“The Art of Teaching Adults” – Asking Beautiful Questions

Notes and My Opinions All In One Section

Steps: In Both Directions by Harry Harris on Flickr
Steps: In Both Directions by Harry Harris on Flickr

Renner says that the point of asking questions is to make students think, not just recite facts.  He cites the 6-category hierarchy of questions published by B Bloom in 1956:

  1. Knowledge (remember facts)
  2. Comprehension (get the meaning)
  3. Application (use in concrete situations)
  4. Analysis (break down material)
  5. Synthesis (put pieces together)
  6. Evaluation (judge value for a purpose)

You probably won’t be surprised to hear that I have a problem with these categories and their order.  I have a problem with separating the processes of analyzing and synthesizing, I take issue with placing judgment at the top and don’t see why it should be separate from application, and I don’t see “emotion” tied into this anywhere.  I suppose this means I should read me some Bloom.  I’ll put him on the syllabus (for either this course or a future one) before I start the next paragraph.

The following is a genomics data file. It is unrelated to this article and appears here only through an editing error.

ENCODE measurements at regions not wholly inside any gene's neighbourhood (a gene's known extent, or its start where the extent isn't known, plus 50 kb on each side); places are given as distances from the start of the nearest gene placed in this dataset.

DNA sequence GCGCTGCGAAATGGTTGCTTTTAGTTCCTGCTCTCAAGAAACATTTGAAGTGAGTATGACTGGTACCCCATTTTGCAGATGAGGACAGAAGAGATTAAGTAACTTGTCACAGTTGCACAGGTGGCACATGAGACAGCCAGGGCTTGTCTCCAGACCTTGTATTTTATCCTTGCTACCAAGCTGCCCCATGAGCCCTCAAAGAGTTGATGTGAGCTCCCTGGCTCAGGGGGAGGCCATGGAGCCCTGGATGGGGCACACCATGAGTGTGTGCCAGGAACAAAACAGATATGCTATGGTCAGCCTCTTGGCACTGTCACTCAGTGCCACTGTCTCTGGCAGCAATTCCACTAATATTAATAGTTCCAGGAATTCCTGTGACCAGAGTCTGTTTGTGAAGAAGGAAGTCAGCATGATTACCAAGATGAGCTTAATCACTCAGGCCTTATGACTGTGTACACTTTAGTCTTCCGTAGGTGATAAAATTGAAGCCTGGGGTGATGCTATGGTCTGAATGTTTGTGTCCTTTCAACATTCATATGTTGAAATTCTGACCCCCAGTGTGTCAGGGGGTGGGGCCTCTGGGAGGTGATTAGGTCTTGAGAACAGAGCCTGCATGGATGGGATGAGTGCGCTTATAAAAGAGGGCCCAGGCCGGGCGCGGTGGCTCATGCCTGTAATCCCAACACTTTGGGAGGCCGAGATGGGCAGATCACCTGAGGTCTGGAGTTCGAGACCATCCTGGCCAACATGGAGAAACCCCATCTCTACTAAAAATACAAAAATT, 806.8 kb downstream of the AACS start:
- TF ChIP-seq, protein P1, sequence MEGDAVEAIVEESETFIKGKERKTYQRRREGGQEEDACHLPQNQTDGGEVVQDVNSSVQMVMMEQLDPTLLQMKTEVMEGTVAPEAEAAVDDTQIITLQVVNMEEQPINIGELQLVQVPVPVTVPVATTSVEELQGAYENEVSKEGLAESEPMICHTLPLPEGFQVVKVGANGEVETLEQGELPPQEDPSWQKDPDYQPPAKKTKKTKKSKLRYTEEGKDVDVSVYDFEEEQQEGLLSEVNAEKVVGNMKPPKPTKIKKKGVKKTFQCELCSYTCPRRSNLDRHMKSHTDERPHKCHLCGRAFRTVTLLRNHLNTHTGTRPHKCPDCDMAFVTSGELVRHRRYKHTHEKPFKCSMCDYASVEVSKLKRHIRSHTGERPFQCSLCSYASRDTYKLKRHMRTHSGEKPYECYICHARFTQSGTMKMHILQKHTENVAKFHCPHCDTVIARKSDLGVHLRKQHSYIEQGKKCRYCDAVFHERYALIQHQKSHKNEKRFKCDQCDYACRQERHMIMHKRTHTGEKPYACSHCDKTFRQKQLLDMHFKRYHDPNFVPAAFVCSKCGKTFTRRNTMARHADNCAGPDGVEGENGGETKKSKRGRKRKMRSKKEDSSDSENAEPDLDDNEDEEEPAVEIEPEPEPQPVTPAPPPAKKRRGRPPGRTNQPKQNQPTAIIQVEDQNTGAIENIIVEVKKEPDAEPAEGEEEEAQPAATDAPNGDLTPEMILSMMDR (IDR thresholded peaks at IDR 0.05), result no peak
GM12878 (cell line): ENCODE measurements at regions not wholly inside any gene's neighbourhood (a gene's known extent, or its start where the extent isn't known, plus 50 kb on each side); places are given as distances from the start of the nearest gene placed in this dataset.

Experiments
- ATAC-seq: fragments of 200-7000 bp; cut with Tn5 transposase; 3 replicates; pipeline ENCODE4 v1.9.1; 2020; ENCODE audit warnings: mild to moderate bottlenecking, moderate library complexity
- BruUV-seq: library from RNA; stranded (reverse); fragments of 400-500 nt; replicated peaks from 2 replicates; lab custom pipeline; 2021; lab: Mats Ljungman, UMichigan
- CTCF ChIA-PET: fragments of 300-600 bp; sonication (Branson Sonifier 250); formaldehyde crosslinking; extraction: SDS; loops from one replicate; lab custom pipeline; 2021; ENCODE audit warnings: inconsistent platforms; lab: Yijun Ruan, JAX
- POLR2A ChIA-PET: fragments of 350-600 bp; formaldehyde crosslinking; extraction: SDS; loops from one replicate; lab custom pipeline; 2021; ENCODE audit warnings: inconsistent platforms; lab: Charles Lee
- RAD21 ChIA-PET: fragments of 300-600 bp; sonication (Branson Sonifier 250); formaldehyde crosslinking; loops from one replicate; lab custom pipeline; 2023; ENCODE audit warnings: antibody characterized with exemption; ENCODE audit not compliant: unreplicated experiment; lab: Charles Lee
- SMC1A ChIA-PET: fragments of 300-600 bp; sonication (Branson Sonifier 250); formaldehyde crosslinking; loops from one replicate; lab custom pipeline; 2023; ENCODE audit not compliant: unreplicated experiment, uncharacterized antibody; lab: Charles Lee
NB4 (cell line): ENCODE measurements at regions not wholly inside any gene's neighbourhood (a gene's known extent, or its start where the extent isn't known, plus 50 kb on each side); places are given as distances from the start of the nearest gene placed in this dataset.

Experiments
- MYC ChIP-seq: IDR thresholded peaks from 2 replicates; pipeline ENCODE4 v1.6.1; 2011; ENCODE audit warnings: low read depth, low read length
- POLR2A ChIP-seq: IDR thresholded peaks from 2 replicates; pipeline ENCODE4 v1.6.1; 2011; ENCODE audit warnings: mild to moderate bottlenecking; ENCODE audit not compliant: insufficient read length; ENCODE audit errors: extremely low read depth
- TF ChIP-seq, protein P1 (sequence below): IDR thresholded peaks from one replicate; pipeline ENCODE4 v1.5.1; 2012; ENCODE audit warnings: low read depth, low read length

The rest of the chapter didn’t particularly resonate with me or tell me anything I don’t know.  It was basically advice about Q&A sessions after a lecture.  I couldn’t tell where the speaker (it wasn’t Renner, but some other guy I don’t know) was coming from.  I had trouble discerning whether the discussion and tips were about classes, ongoing training courses, or one-day speaking gigs.  On one hand it’s nice to not impose false categories on adult learning, but on the other hand it was vague advice that reminded me a little of reading a daily horoscope.

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